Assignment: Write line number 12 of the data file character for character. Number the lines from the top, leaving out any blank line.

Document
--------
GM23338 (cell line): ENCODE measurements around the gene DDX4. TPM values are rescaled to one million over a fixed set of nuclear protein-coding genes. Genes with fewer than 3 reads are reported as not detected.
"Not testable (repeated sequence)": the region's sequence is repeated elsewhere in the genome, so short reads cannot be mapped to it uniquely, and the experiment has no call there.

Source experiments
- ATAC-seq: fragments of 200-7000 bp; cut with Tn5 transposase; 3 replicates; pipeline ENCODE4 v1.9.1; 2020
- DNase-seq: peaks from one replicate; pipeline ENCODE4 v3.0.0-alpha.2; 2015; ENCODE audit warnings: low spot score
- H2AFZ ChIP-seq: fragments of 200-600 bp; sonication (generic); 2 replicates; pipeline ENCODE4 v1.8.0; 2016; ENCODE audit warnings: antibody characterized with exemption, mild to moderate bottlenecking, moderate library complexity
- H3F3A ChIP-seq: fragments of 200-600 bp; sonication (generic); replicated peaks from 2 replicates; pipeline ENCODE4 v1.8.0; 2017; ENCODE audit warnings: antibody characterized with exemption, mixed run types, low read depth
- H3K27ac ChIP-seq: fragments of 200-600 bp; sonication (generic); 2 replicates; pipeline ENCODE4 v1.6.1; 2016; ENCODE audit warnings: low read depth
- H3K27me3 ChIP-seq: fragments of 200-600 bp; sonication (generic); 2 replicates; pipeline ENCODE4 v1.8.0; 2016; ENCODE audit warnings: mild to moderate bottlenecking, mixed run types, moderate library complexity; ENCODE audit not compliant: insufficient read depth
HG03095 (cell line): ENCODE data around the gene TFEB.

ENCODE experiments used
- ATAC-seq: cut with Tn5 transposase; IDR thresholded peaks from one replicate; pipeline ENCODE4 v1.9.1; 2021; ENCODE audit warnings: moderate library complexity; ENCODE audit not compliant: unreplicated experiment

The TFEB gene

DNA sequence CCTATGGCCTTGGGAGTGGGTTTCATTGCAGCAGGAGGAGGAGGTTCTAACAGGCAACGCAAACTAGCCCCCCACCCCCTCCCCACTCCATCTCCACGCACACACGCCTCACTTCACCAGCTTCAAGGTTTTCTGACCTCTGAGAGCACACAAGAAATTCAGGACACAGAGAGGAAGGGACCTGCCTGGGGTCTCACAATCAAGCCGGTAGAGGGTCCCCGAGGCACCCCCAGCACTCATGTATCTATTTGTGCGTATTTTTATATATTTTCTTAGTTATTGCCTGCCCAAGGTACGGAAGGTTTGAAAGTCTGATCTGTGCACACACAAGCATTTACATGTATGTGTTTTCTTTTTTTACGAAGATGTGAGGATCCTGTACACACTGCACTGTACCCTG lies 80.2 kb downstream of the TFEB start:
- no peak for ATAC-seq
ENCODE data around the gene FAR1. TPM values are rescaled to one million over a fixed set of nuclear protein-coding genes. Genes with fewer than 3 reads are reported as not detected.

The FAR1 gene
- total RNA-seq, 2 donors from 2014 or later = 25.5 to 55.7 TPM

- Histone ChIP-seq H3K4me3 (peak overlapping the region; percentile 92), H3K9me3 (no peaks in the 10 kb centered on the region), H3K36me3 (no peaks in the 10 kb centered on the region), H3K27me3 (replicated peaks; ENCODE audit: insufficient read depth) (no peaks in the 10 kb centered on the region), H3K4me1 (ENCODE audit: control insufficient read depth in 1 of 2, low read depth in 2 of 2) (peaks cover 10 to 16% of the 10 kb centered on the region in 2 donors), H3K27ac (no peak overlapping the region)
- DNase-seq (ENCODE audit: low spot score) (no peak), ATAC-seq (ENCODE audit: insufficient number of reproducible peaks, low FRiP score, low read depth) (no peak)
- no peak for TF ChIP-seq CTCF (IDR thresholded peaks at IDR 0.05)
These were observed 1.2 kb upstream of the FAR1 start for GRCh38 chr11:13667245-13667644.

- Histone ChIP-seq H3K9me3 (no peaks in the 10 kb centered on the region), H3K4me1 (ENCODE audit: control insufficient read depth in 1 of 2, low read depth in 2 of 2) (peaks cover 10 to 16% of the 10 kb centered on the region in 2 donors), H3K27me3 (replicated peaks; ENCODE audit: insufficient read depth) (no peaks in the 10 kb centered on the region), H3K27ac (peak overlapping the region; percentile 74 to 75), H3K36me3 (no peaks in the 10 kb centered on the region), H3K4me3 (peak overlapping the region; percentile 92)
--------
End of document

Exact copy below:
- ATAC-seq: cut with Tn5 transposase; IDR thresholded peaks from one replicate; pipeline ENCODE4 v1.9.1; 2021; ENCODE audit warnings: moderate library complexity; ENCODE audit not compliant: unreplicated experiment